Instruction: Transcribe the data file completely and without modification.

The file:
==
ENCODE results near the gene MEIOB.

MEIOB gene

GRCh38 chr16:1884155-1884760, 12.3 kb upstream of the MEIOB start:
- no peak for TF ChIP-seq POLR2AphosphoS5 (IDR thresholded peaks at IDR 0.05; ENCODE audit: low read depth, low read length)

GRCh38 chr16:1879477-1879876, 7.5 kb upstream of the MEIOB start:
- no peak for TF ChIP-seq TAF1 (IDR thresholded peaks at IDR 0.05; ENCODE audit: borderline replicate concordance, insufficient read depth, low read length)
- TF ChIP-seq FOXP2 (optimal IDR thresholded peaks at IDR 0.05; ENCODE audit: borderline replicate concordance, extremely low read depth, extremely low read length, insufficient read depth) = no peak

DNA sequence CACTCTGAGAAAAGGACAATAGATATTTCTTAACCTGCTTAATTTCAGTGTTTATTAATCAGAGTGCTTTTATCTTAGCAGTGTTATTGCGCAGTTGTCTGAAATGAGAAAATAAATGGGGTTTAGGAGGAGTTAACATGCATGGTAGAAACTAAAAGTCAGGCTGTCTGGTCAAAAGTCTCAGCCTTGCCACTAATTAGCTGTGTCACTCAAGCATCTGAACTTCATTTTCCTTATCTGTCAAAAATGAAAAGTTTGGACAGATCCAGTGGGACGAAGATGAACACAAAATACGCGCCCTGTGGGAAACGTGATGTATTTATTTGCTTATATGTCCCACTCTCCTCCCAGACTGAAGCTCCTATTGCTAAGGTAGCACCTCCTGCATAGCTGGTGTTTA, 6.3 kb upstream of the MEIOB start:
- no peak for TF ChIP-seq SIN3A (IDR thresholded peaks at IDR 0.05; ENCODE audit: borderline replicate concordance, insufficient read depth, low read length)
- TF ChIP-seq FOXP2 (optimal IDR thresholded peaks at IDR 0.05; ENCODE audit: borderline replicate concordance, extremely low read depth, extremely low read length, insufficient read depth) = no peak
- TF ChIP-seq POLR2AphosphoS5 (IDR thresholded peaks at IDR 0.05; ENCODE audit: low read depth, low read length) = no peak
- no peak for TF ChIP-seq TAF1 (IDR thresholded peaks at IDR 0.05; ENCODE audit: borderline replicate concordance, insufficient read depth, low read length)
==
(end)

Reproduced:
ENCODE results near the gene MEIOB.

MEIOB gene

GRCh38 chr16:1884155-1884760, 12.3 kb upstream of the MEIOB start:
- no peak for TF ChIP-seq POLR2AphosphoS5 (IDR thresholded peaks at IDR 0.05; ENCODE audit: low read depth, low read length)

GRCh38 chr16:1879477-1879876, 7.5 kb upstream of the MEIOB start:
- no peak for TF ChIP-seq TAF1 (IDR thresholded peaks at IDR 0.05; ENCODE audit: borderline replicate concordance, insufficient read depth, low read length)
- TF ChIP-seq FOXP2 (optimal IDR thresholded peaks at IDR 0.05; ENCODE audit: borderline replicate concordance, extremely low read depth, extremely low read length, insufficient read depth) = no peak

DNA sequence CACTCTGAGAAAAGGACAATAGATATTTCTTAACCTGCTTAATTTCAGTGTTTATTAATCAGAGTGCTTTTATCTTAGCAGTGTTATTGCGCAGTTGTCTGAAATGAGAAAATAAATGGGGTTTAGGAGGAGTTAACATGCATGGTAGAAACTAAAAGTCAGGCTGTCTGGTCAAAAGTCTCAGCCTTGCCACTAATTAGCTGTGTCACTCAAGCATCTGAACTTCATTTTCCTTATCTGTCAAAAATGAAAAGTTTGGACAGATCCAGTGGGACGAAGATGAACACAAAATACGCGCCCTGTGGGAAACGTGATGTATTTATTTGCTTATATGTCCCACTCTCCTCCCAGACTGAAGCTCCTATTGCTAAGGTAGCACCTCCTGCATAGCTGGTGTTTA, 6.3 kb upstream of the MEIOB start:
- no peak for TF ChIP-seq SIN3A (IDR thresholded peaks at IDR 0.05; ENCODE audit: borderline replicate concordance, insufficient read depth, low read length)
- TF ChIP-seq FOXP2 (optimal IDR thresholded peaks at IDR 0.05; ENCODE audit: borderline replicate concordance, extremely low read depth, extremely low read length, insufficient read depth) = no peak
- TF ChIP-seq POLR2AphosphoS5 (IDR thresholded peaks at IDR 0.05; ENCODE audit: low read depth, low read length) = no peak
- no peak for TF ChIP-seq TAF1 (IDR thresholded peaks at IDR 0.05; ENCODE audit: borderline replicate concordance, insufficient read depth, low read length)